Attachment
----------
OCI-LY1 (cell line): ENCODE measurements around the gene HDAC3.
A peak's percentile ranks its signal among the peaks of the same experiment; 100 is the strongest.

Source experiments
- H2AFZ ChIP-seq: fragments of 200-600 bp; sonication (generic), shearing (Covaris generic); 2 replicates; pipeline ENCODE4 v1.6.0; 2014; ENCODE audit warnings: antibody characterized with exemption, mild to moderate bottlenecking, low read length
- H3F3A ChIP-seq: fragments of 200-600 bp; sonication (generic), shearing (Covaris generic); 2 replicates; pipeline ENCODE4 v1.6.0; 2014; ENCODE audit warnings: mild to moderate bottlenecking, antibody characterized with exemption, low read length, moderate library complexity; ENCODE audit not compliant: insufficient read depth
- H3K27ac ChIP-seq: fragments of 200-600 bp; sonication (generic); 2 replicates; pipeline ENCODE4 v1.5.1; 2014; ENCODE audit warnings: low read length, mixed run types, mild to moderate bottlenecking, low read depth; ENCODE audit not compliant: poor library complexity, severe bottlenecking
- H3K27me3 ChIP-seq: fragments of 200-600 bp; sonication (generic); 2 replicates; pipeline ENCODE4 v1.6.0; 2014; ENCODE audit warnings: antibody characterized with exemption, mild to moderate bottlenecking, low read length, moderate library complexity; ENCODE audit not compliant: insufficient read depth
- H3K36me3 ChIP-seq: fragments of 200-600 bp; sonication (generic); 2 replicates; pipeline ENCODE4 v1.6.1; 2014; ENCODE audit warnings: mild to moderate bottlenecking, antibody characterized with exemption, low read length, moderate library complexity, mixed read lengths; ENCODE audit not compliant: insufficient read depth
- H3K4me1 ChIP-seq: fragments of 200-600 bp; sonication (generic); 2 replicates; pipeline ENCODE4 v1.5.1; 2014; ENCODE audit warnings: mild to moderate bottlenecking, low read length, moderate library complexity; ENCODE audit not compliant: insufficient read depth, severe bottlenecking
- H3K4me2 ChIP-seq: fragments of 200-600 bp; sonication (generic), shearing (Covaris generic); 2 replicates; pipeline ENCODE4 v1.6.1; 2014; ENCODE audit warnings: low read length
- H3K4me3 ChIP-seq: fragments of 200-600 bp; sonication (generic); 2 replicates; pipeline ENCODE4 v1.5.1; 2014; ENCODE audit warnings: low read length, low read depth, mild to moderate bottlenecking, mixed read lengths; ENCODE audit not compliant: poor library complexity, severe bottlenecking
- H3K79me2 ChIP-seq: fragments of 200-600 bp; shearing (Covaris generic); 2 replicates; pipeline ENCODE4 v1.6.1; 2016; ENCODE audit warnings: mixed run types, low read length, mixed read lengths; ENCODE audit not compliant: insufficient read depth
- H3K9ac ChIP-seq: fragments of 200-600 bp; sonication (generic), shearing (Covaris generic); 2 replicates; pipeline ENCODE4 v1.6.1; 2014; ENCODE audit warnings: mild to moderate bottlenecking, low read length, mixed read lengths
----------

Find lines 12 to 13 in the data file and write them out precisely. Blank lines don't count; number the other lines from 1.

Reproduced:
- H3K79me2 ChIP-seq: fragments of 200-600 bp; shearing (Covaris generic); 2 replicates; pipeline ENCODE4 v1.6.1; 2016; ENCODE audit warnings: mixed run types, low read length, mixed read lengths; ENCODE audit not compliant: insufficient read depth
- H3K9ac ChIP-seq: fragments of 200-600 bp; sonication (generic), shearing (Covaris generic); 2 replicates; pipeline ENCODE4 v1.6.1; 2014; ENCODE audit warnings: mild to moderate bottlenecking, low read length, mixed read lengths